Mayor Deegan hosts literacy event for Jacksonville youth

Mayor Deegan hosts literacy event for Jacksonville youth

On January 27, Mayor Donna Deegan kicked off her “Mayor Deegan’s River City Readers” initiative as a way to encourage enthusiasm among children for reading. This marks just the beginning of her vision for the youth of Jacksonville, which includes raising the literacy levels of children, involving youth in government, and developing the arts and culture scene of Jacksonville.

Deegan’s focus on literacy centers around the fact that “the huge majority of people in our jails are not literate,” and “less than half of our third graders can read at grade level.” She acknowledges that education, specifically literacy, directly correlates to quality of life and economic opportunity, all of which benefit the city. 

Mayor Deegan’s River City Readers was a free event, sponsored by private donors and city funds, that hosted multiple public schools and thousands of children to engage in reading workshops. Special guests such as the Jaguars Drumline, members of the Jaguars Cheerleaders, and the author of the Cornbread series, Vincent Taylor, attended the event. 

Children were encouraged to download the app “Beanstack” to track their reading because as Mayor Deegan says, “20 minutes a day [of reading] paves the way.” The app allows students to earn badges and prizes such as Jaguars tickets and more for reading 20 minutes a day. The overall goal is to read 300,000 minutes city-wide by next year.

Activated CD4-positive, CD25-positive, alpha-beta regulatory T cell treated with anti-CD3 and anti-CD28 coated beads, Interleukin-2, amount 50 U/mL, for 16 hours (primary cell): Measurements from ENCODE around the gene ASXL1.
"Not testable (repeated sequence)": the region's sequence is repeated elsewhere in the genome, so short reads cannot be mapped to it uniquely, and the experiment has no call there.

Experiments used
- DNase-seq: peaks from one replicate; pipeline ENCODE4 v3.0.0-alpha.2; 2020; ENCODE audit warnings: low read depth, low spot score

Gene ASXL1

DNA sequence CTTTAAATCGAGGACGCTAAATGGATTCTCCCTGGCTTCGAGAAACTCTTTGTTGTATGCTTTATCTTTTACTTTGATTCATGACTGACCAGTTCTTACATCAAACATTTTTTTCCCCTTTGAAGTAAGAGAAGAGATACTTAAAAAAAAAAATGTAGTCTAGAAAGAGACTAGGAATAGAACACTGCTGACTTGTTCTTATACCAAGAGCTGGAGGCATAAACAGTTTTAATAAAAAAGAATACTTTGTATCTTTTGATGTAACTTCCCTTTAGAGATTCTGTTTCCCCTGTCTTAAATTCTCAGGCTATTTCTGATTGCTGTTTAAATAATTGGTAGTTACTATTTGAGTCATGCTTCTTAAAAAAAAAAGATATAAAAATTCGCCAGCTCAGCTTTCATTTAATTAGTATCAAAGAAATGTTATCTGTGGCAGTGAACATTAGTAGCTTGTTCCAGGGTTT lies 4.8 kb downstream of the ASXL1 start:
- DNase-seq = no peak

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Deegan’s ultimate goal is to “eradicate poverty” by starting with a focus on literacy to allow for more opportunity for the children of Jacksonville.

Deegan also hopes to appeal to Jacksonville’s youth population by cultivating a thriving arts and culture community. She hopes to create “a downtown that is exciting and a fun place for [youth] to engage and activate the riverfront.” 

Additionally, there is a new focus on youth engagement in an attempt to “connect youth to City Hall” so their voices can be heard on issues. The Mayor’s Office is creating internships through the city government so youth can interact with city leaders and learn about the governing process. 

A new position called the “Special Assistant to the Mayor on Civic Engagement and Youth Participation” has been created to spearhead this process and put youth engagement “under one umbrella.” The goal for the position is to have a point person whose focus is youth engagement so that it remains a priority for the government. 

Deegan advises youth to become part of the process and to “speak out on the [policies] you agree and disagree with.” Most importantly, “vote!… to shape this community, this state, this country the way that you want to.”

 

About the Contributor
Amber Bansal
Amber Bansal, Co-Editor-In-Chief
Amber Bansal is a senior and this year's Co-Editor-In-Chief. Amber loves all things Bollywood and is drawn to study politics in the future and wishes to travel the world. She hopes to create a productive environment and use her four years of Bugle experience to help others especially if you bribe her with chocolate.